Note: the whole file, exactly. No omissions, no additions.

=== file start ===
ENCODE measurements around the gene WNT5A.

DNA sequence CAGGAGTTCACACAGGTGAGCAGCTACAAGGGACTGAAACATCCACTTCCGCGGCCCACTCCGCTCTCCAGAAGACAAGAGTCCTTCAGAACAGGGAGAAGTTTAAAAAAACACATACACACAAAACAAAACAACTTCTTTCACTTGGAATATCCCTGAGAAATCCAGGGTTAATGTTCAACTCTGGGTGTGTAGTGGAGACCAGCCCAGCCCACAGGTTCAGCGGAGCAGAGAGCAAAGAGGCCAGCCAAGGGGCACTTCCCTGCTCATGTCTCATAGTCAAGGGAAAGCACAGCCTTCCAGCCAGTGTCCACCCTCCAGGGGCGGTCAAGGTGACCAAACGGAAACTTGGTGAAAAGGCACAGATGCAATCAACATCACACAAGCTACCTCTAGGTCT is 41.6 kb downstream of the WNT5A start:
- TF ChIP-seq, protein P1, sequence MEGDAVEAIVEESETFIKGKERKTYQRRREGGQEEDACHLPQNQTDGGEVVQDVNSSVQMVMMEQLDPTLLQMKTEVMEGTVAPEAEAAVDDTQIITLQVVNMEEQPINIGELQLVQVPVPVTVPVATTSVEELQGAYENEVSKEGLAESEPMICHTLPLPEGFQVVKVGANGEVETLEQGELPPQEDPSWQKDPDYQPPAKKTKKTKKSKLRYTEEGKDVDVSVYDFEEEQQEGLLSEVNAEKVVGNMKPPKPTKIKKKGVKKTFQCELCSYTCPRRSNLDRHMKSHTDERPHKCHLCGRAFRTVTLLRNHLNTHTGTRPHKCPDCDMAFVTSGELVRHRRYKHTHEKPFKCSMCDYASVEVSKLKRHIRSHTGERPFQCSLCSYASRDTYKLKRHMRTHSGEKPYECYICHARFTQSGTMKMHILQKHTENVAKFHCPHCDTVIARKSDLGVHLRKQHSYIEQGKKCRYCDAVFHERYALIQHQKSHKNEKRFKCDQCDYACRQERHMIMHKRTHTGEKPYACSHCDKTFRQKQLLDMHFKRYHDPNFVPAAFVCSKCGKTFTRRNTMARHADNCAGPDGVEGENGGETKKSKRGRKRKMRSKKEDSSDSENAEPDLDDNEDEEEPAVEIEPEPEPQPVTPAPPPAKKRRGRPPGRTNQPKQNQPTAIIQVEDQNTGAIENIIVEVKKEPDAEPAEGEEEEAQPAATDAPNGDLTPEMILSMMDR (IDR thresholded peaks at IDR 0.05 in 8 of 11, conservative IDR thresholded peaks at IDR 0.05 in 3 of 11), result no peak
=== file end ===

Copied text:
ENCODE measurements around the gene WNT5A.

DNA sequence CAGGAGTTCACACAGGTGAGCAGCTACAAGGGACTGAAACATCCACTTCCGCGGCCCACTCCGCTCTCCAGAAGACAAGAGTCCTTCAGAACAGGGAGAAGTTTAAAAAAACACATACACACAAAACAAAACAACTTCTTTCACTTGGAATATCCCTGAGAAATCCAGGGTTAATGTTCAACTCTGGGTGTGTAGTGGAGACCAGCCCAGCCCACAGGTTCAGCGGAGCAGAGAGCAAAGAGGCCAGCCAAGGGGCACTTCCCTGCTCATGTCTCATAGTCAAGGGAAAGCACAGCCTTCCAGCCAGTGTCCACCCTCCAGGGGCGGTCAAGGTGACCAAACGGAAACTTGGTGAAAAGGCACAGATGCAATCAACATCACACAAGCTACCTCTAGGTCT is 41.6 kb downstream of the WNT5A start:
- TF ChIP-seq, protein P1, sequence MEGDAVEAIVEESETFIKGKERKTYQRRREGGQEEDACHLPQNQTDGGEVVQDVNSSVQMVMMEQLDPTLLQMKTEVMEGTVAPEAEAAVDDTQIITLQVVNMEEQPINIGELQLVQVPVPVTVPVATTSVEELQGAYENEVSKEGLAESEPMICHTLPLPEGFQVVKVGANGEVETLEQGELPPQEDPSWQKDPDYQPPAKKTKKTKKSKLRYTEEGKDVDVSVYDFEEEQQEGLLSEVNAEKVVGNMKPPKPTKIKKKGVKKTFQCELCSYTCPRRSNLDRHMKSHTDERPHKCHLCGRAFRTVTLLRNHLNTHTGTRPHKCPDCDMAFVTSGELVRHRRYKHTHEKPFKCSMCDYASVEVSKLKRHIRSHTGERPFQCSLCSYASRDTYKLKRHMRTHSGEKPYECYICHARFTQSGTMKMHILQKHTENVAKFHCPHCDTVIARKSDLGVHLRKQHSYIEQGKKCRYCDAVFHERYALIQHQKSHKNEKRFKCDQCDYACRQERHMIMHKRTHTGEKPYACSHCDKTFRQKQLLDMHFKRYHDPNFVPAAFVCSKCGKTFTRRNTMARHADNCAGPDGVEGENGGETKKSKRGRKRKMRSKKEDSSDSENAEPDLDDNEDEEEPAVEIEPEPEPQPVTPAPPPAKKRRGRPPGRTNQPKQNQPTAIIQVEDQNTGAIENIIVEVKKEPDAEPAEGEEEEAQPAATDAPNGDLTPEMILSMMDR (IDR thresholded peaks at IDR 0.05 in 8 of 11, conservative IDR thresholded peaks at IDR 0.05 in 3 of 11), result no peak